I think Jo is very resilient. I would hope that’s something that’s kind of rubbed off on me. She’s been through so much, I admire her strength, and I hope that it has become a part of me as well. I think the character’s humor – the sarcasm or dryness – that’s is a little bit from me. When we start the show, they kind of observe what you’re like as a person and write the character according to your personality. So, I think Jo’s sarcastic nature is partly because of they’ve written the character to align with me in real life.
How would you describe your process and how has it evolved as you’ve gone from role to another?
I’m partly a method actor. I don’t necessarily stay character all day, but I definitely pull from my past and my own experiences to sort of color the scenes and help me bring emotion to make them feel real and authentic. Previously, my process actually used to be to sort of step away and separate myself from the character before a scene. But now with Jo I kind of think about her past and then mix it with my own. It’s my ninth season on the show, so I almost have a shorthand of acting with this character, where I can really quickly jump into whatever emotional state Jo is in – this comes only from playing her for so long.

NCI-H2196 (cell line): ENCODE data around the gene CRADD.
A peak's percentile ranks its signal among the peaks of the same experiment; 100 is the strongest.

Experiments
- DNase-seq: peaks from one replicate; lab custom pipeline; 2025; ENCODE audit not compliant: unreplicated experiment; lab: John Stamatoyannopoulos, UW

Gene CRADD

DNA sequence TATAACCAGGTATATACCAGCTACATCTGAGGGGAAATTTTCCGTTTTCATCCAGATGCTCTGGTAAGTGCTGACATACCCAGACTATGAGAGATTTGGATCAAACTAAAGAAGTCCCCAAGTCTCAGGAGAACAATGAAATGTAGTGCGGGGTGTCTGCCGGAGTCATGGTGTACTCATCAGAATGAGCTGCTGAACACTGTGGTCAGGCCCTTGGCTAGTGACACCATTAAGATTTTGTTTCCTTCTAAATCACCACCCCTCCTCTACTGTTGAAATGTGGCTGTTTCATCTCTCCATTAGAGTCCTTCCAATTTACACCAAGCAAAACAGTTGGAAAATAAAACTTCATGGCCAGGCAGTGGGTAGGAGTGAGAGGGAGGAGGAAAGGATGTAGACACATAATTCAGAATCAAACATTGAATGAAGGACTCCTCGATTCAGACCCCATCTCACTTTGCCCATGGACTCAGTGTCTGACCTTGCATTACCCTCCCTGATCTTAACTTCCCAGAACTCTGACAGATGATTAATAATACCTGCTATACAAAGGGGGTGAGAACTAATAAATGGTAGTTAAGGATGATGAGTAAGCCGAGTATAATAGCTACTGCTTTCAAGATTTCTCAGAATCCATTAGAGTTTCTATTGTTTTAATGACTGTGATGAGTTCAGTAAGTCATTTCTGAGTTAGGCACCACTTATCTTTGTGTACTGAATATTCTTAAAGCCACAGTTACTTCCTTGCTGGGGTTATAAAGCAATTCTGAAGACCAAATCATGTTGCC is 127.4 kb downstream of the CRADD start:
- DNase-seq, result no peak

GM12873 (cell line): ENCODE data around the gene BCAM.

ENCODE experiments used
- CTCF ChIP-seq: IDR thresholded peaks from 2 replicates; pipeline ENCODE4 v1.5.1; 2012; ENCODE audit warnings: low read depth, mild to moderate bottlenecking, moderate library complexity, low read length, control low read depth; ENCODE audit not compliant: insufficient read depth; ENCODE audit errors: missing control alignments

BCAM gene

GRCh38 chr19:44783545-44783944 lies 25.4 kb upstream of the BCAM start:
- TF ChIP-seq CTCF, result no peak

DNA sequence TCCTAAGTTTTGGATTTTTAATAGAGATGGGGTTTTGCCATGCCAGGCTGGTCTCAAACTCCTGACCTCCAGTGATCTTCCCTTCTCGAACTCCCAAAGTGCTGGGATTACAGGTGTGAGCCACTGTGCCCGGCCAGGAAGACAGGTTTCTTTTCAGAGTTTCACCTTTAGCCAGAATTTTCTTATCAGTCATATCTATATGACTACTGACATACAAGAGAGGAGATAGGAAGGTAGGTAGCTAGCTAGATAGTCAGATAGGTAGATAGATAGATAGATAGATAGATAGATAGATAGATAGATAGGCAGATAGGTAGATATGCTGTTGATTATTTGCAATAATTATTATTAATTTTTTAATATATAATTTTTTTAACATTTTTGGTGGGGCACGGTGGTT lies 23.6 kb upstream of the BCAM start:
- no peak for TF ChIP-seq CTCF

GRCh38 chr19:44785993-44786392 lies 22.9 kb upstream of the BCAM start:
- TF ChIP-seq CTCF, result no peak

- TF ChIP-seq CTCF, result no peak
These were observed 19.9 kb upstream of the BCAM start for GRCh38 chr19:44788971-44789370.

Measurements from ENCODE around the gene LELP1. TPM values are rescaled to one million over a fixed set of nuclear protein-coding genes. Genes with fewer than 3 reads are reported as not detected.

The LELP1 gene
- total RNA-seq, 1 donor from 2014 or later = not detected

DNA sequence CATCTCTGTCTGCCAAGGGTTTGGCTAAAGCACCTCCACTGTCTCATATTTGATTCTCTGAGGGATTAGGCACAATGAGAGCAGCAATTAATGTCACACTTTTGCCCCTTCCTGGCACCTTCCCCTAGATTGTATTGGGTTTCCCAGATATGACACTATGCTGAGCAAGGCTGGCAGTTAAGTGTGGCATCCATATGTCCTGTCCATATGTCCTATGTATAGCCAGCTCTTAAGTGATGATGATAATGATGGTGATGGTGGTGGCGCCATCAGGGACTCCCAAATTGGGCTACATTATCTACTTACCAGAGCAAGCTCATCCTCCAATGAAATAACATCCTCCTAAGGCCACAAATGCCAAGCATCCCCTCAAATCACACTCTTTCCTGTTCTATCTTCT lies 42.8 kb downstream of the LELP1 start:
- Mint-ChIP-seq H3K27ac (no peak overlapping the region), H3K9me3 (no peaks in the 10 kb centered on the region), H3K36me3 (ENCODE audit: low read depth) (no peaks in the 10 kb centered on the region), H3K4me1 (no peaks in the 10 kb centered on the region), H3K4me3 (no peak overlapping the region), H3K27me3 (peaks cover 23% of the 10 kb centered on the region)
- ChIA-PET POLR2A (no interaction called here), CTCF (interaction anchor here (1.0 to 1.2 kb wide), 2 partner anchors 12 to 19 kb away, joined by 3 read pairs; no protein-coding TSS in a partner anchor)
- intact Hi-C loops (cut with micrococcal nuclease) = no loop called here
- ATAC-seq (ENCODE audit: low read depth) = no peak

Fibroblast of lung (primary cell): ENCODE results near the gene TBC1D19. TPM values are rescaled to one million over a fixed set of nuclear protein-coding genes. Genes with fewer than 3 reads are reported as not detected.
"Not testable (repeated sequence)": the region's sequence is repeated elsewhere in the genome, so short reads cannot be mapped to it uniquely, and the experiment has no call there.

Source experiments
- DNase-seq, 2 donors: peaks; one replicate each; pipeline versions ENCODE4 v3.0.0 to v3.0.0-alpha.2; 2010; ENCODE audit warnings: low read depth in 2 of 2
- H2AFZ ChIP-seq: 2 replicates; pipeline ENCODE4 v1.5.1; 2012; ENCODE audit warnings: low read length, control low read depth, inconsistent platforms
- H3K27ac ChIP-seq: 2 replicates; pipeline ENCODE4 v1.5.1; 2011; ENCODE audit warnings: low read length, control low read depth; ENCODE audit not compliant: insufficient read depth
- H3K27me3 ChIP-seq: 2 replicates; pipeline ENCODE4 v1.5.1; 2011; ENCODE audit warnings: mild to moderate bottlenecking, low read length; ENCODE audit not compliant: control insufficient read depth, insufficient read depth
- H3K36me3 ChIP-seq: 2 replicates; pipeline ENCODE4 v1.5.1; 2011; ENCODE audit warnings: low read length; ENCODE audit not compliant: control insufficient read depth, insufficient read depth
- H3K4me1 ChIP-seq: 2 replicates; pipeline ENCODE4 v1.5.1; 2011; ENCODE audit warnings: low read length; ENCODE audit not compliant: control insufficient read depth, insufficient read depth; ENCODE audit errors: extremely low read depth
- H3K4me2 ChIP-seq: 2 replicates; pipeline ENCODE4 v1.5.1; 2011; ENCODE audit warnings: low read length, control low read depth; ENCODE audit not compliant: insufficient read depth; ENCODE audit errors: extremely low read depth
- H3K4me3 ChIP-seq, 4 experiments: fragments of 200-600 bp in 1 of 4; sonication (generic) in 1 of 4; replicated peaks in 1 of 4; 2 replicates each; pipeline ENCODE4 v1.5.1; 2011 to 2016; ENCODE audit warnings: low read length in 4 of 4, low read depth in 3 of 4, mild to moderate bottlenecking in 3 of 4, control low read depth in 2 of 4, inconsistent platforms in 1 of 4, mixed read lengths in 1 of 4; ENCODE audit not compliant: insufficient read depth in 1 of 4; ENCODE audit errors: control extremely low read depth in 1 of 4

In recent memory, what’s a moment that you can think back to where you’ve done that; mixed your experiences with that of the character?
I think the episode where Jo meets her mother for the first time is a good example where I did this in a very intense way, because my own mom passed away when I was younger. So there’s this element feeling like I’m missing my mom. She hasn’t been there for so many monumental moments in my life. And then Jo is experiencing this heartache, mourning a relationship she has never had.
If I asked you right now what your dream role is, what would you say?
I’ve gotten to play Lara Croft in the games and I think that to play an action hero some point would my dream role, because my daughter is so interested in superheroes right now. So to be able to show her something where I get to kick butt I think that would be like my dream job right now. And if I can have a role where I fly, she’d be sold so I’d just love to do that kind of role for her.
You’ve spoken about how you’ve always wanted to go into acting, but you’ve also done everything from singing and dancing. So creatively have you got any different passions that you’d love to experiment with, that you haven’t had a chance to do yet?
I haven’t sung or danced for a long time now but my passion for acting came from musicals, it’s what I grew up watching so if could ever go back and do Broadway or a play in the West End I think it’d be pretty incredible. I think it would kind of feel like home to me because I grew up with it.
What would you say has been the most memorable or surreal moment of your career so far and what’s on your bucket list as a creative?